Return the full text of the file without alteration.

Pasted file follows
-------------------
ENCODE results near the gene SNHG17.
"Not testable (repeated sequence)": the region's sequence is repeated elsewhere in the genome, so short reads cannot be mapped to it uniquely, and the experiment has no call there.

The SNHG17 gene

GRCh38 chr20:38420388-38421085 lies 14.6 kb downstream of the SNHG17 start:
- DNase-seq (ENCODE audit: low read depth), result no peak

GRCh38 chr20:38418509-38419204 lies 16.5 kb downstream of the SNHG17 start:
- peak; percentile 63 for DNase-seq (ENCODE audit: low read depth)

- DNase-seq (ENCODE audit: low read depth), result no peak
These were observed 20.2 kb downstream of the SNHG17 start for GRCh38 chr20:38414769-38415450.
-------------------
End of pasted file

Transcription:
ENCODE results near the gene SNHG17.
"Not testable (repeated sequence)": the region's sequence is repeated elsewhere in the genome, so short reads cannot be mapped to it uniquely, and the experiment has no call there.

The SNHG17 gene

GRCh38 chr20:38420388-38421085 lies 14.6 kb downstream of the SNHG17 start:
- DNase-seq (ENCODE audit: low read depth), result no peak

GRCh38 chr20:38418509-38419204 lies 16.5 kb downstream of the SNHG17 start:
- peak; percentile 63 for DNase-seq (ENCODE audit: low read depth)

- DNase-seq (ENCODE audit: low read depth), result no peak
These were observed 20.2 kb downstream of the SNHG17 start for GRCh38 chr20:38414769-38415450.